Inflammatory Bowel Disease is an umbrella term for many conditions that cause inflammation of the intestine and colon. Crohn’s disease and Ulcerative colitis are two examples of inflammatory bowel disease. Crohn's is an ongoing disease associated with inflammation of the GI tract that can cause bloody diarrhea and abdominal pain. It can be tricky to tell the difference between the two because Colitis can also cause similar symptoms. Ulcerative Colitis differs from Crohn's disease mainly because it only affects the large intestine's innermost lining, and the inflammation (or ulcers) is usually only found in the rectum and parts of the colon. People with lupus may develop ulcerative colitis, but it appears rare for someone to have both lupus and Crohn’s disease.
Many doctors are unsure if lupus inflammation is the cause of inflammatory bowel disease. However, there does seem to be more evidence suggesting some immune deregulation commonalities between the diseases. Treatments for Crohn's disease include medications (antibiotics, aminosalicylates, corticosteroids, immunomodulators and biologics) and surgery (strictureplasty, resection and proctocolectomy or colectomy). Treatments for ulcerative colitis include medications (aminosalicylates, corticosteroids, immunomodulators and biologics), and surgery (colectomy) to have an internal or external waste bag attached to their abdominal wall.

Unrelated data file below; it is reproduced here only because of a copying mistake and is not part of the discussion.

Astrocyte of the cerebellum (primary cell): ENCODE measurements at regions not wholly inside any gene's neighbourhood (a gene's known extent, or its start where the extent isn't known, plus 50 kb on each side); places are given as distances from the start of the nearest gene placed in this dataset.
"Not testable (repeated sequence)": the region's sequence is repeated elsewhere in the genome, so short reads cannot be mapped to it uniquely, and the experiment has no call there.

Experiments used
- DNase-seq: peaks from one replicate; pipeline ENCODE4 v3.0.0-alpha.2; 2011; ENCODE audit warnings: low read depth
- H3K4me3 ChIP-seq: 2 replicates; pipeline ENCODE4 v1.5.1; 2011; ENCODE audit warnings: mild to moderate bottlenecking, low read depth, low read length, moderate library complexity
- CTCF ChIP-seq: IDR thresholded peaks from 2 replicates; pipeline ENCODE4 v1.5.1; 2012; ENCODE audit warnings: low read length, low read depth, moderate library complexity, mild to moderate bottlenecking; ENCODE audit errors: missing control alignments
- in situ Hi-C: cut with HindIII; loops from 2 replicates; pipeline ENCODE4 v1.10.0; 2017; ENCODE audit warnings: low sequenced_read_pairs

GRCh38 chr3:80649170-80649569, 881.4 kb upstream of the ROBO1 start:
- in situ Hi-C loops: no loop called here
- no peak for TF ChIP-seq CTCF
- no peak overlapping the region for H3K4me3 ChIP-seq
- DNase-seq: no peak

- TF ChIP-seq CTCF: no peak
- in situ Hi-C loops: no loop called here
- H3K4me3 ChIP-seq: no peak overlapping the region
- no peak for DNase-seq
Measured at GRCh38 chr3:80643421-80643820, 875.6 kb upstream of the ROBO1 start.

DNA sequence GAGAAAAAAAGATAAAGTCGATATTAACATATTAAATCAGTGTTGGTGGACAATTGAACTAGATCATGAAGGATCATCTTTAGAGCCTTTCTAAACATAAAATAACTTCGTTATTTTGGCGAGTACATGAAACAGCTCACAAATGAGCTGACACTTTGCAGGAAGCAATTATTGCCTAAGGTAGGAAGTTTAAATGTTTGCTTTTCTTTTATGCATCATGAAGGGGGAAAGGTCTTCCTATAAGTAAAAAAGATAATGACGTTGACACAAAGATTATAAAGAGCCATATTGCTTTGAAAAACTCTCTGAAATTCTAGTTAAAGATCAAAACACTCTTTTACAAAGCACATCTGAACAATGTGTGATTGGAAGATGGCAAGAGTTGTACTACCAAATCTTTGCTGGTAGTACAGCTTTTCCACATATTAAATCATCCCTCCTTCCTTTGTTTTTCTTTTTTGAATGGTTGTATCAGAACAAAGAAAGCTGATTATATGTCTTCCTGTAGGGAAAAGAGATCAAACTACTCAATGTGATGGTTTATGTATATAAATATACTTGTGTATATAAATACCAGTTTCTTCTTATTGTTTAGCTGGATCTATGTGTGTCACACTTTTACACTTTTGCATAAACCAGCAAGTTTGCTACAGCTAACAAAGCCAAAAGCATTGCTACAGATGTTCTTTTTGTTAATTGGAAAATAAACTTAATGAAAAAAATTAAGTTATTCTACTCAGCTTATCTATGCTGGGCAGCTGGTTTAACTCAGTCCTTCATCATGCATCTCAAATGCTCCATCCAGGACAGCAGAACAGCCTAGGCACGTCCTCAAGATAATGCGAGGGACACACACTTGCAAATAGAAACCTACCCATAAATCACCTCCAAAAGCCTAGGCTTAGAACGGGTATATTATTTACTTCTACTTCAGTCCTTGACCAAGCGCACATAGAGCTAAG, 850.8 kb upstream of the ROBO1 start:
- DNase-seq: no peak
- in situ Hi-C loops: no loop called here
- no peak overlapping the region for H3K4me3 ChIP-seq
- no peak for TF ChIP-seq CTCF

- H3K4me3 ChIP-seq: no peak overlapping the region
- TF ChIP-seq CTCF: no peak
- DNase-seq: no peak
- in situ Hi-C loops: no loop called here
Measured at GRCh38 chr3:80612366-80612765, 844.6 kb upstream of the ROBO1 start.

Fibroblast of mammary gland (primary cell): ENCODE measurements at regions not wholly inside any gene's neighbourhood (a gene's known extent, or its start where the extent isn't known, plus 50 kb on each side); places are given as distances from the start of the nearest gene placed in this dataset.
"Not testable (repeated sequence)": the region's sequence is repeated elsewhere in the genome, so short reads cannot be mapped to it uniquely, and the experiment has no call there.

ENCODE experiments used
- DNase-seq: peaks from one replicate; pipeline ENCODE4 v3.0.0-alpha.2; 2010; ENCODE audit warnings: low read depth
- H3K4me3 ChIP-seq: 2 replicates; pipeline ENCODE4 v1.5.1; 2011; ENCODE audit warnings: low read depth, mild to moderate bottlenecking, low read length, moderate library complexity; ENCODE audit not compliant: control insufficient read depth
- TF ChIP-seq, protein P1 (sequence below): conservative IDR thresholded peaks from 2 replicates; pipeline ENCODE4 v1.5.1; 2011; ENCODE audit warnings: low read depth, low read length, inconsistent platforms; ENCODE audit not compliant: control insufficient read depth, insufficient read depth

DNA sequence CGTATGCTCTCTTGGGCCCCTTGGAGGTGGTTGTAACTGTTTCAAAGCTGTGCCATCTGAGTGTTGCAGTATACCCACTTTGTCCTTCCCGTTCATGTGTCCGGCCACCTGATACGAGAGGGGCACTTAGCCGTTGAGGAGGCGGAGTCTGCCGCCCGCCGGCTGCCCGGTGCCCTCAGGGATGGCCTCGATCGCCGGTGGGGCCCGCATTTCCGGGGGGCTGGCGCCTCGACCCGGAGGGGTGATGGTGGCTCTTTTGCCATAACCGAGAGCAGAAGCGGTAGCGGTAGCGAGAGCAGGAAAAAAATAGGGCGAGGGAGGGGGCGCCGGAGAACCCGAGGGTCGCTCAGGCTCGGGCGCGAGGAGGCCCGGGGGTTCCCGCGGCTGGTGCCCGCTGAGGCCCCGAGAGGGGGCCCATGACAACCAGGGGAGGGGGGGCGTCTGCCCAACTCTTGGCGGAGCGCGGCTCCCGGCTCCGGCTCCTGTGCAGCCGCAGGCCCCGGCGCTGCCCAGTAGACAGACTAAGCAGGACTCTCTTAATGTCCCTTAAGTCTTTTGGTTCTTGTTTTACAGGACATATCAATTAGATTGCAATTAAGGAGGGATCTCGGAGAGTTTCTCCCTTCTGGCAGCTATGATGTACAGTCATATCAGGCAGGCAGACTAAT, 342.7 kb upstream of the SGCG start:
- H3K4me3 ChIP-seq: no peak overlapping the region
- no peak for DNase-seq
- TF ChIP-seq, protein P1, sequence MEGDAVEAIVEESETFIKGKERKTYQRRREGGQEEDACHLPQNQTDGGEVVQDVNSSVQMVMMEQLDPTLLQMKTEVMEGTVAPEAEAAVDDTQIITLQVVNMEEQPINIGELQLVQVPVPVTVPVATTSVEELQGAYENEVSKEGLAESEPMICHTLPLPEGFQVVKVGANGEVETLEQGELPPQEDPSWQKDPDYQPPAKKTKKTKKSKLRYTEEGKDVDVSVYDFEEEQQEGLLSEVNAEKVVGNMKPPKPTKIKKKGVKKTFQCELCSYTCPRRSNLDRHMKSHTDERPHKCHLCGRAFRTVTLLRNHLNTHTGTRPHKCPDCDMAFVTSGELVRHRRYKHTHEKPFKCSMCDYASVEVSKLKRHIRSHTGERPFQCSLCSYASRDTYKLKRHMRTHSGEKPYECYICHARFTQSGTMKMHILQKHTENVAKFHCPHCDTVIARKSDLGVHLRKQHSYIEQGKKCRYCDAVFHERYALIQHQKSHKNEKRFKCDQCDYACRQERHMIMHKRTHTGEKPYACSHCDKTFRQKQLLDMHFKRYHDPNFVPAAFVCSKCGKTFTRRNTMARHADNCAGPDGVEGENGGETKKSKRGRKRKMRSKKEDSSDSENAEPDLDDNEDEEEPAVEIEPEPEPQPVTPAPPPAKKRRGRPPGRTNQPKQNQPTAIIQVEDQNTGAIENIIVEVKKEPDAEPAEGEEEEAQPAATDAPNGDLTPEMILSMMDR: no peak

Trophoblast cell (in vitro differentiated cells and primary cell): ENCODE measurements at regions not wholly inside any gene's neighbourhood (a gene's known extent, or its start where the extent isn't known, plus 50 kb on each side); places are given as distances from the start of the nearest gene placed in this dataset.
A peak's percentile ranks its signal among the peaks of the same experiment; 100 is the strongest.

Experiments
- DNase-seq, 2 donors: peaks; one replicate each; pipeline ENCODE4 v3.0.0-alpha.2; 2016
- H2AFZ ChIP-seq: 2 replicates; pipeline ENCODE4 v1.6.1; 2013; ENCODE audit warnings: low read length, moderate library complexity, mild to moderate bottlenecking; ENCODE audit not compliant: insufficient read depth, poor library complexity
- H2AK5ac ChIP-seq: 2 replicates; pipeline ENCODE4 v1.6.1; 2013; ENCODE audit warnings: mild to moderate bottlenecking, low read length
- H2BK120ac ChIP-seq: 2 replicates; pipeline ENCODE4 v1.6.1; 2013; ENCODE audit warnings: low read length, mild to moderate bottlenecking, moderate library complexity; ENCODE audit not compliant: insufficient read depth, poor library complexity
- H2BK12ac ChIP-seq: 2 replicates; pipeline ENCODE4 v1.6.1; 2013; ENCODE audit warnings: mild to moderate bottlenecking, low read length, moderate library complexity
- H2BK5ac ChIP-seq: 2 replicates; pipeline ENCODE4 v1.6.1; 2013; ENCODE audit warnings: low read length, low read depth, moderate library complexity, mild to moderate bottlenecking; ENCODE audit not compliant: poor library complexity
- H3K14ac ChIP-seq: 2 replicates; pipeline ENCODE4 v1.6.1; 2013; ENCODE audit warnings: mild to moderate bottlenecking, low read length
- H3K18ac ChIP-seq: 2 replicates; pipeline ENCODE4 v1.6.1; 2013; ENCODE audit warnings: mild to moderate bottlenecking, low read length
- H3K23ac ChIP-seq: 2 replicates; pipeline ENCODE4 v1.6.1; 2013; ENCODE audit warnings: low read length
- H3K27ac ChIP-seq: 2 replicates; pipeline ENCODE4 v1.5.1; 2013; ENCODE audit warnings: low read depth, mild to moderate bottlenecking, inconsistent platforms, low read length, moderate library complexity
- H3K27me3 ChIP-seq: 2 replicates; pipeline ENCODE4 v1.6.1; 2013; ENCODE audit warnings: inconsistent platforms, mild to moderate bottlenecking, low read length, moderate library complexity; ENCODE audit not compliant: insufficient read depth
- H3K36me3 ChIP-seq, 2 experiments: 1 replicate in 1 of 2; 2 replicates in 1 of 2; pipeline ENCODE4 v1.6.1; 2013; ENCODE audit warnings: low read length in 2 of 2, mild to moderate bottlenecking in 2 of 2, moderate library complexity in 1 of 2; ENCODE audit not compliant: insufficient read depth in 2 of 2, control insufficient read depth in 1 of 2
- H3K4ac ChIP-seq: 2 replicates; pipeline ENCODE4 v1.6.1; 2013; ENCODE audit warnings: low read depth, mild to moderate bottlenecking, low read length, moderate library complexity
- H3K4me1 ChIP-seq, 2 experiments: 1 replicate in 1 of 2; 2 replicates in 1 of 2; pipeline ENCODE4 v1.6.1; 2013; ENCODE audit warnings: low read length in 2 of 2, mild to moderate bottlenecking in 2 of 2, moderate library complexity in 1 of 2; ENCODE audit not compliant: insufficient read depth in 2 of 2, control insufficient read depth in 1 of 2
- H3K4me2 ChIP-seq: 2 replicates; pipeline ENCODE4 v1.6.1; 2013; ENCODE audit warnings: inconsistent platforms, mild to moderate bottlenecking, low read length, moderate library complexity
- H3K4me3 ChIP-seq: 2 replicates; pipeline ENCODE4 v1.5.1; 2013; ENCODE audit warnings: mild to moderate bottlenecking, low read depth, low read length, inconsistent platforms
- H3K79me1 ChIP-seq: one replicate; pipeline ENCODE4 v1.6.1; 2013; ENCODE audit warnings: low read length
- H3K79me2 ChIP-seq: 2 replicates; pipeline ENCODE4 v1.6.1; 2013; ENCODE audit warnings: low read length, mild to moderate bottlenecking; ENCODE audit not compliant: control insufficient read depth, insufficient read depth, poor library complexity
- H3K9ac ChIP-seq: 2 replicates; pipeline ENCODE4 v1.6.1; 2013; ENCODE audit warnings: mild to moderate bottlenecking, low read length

Sadly, some lupus medications can add to the potential development of GI issues. Certain medications (like NSAIDs) may increase the risk of developing ulcers (a fancy word for hole) in the stomach lining and duodenum. A peptic ulcer occurs when stomach acid erodes through the lining of the esophagus, stomach, or part of the small intestine. Peptic ulcers can cause a burning, gnawing, painfully "hunger-like” discomfort. Gastric ulcers worsen with eating; however, duodenal ulcers usually do not. There can be a range of complications from ulcers, and if one is suspected, it is essential to seek medical care right away due to the risk of bleeding. A bleeding ulcer left untreated can be very dangerous.